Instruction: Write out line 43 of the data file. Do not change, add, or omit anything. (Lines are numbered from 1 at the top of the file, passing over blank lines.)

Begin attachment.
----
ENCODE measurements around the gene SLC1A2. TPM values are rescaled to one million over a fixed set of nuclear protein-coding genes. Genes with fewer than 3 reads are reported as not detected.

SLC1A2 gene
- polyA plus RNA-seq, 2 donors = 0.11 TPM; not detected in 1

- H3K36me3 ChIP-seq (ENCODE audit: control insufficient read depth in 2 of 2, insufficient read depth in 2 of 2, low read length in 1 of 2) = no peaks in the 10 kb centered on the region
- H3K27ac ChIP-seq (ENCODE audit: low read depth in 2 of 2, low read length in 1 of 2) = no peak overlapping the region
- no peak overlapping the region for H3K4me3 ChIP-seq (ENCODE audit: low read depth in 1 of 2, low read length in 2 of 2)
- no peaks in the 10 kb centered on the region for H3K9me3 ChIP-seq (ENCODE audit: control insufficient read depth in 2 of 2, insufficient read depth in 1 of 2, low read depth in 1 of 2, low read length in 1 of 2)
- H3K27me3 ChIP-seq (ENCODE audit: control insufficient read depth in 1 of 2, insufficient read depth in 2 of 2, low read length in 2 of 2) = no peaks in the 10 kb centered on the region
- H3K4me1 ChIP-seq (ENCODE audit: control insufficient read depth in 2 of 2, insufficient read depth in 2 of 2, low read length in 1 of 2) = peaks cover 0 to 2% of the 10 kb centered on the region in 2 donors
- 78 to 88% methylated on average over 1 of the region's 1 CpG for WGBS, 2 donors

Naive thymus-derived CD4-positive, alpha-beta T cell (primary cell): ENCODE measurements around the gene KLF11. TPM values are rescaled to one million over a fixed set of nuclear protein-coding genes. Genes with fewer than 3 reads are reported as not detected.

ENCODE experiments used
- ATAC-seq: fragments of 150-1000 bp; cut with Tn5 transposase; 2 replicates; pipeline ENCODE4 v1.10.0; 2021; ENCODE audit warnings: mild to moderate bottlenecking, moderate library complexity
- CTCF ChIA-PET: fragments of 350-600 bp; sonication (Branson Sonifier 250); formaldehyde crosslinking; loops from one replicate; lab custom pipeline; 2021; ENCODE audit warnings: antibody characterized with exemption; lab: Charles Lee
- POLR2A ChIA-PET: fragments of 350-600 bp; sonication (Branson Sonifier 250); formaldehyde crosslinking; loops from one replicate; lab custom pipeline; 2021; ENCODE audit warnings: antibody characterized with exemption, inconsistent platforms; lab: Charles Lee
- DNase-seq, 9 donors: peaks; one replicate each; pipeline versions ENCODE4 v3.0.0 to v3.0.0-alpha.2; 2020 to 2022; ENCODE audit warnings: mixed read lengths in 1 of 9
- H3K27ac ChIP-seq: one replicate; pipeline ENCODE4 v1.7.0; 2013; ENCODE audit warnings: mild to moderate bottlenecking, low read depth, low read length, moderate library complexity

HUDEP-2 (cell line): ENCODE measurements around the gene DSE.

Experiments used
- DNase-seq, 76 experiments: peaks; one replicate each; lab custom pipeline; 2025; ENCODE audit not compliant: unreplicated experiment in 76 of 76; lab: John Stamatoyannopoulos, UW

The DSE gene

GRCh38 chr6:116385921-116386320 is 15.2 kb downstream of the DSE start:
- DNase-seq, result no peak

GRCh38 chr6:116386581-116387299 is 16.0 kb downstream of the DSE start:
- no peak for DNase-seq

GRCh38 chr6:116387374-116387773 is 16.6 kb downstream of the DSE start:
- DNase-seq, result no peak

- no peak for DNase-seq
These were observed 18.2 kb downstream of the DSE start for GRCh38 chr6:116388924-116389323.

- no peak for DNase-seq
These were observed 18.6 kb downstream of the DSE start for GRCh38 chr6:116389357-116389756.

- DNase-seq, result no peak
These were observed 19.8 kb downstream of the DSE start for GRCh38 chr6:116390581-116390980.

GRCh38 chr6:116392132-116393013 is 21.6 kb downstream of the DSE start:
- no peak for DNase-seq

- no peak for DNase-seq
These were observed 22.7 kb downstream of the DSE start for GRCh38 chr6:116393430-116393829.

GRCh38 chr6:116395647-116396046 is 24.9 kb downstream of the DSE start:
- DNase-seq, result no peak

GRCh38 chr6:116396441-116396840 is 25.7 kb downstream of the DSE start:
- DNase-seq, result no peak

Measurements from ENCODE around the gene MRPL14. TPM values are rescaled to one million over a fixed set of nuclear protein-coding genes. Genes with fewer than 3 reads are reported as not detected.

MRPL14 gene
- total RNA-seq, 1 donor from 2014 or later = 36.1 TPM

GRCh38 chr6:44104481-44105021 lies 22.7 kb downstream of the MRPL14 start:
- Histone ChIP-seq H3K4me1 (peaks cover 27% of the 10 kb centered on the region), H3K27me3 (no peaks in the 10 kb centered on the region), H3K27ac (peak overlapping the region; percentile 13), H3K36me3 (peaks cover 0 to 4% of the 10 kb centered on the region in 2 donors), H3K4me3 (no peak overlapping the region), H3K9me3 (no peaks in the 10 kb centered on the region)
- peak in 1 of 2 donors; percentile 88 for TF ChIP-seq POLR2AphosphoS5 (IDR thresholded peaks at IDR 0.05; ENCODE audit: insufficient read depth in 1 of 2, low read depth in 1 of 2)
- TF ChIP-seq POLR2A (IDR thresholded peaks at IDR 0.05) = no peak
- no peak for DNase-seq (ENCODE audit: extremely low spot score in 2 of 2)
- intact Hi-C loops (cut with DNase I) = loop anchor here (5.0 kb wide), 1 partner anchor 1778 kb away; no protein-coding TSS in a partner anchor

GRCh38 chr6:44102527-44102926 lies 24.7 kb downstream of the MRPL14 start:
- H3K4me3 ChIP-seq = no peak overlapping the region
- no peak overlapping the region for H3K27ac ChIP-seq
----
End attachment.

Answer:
MRPL14 gene